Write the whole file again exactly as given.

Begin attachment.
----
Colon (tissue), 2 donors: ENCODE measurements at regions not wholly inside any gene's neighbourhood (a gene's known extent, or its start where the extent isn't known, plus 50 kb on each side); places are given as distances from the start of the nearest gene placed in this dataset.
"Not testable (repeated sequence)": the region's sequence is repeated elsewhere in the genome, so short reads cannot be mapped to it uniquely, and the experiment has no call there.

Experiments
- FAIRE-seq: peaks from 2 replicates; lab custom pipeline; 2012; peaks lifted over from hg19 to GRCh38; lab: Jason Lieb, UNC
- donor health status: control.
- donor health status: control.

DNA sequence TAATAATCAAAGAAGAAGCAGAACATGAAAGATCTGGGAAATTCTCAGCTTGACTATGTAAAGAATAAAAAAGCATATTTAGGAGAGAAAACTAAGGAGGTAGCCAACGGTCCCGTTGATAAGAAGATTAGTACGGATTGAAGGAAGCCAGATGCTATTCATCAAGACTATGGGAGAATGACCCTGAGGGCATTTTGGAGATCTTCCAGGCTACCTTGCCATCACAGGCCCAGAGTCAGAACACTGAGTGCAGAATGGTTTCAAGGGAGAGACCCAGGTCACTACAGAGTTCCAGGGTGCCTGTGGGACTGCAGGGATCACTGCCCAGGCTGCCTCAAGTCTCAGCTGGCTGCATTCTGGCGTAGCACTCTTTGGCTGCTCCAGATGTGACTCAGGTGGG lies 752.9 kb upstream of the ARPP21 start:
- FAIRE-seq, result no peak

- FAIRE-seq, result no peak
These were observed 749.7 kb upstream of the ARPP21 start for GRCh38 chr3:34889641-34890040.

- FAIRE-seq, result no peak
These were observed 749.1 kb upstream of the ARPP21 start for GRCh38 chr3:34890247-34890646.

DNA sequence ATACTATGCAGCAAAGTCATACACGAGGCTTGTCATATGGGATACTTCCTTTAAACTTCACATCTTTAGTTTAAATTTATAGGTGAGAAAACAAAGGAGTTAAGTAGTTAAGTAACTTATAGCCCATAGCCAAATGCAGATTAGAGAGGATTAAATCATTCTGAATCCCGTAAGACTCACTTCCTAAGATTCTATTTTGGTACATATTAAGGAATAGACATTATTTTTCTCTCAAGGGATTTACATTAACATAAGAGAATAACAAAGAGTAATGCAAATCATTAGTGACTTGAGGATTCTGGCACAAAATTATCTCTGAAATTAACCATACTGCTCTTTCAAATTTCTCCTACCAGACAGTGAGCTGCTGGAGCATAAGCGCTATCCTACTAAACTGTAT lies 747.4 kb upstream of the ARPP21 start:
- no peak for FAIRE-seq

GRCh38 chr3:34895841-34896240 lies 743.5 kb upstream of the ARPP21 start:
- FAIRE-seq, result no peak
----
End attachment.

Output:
Colon (tissue), 2 donors: ENCODE measurements at regions not wholly inside any gene's neighbourhood (a gene's known extent, or its start where the extent isn't known, plus 50 kb on each side); places are given as distances from the start of the nearest gene placed in this dataset.
"Not testable (repeated sequence)": the region's sequence is repeated elsewhere in the genome, so short reads cannot be mapped to it uniquely, and the experiment has no call there.

Experiments
- FAIRE-seq: peaks from 2 replicates; lab custom pipeline; 2012; peaks lifted over from hg19 to GRCh38; lab: Jason Lieb, UNC
- donor health status: control.
- donor health status: control.

DNA sequence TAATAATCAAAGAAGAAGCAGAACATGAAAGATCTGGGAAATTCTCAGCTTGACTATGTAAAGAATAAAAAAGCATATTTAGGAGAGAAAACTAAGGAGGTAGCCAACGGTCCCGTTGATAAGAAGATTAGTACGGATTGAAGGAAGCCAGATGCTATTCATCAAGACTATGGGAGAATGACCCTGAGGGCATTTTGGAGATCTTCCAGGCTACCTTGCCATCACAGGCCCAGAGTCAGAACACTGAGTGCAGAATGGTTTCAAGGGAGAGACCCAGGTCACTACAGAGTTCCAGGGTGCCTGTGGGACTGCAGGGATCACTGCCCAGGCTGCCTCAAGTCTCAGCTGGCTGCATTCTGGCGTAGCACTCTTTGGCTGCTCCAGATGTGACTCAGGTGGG lies 752.9 kb upstream of the ARPP21 start:
- FAIRE-seq, result no peak

- FAIRE-seq, result no peak
These were observed 749.7 kb upstream of the ARPP21 start for GRCh38 chr3:34889641-34890040.

- FAIRE-seq, result no peak
These were observed 749.1 kb upstream of the ARPP21 start for GRCh38 chr3:34890247-34890646.

DNA sequence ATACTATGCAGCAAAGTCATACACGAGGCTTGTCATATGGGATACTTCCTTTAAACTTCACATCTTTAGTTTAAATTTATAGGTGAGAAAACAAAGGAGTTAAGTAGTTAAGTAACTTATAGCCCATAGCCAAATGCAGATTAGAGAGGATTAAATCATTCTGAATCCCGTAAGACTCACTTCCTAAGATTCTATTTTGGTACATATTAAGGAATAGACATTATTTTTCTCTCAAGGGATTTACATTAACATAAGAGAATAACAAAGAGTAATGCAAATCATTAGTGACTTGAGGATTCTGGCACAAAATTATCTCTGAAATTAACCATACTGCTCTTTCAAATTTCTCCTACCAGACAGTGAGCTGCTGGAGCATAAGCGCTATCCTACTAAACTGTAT lies 747.4 kb upstream of the ARPP21 start:
- no peak for FAIRE-seq

GRCh38 chr3:34895841-34896240 lies 743.5 kb upstream of the ARPP21 start:
- FAIRE-seq, result no peak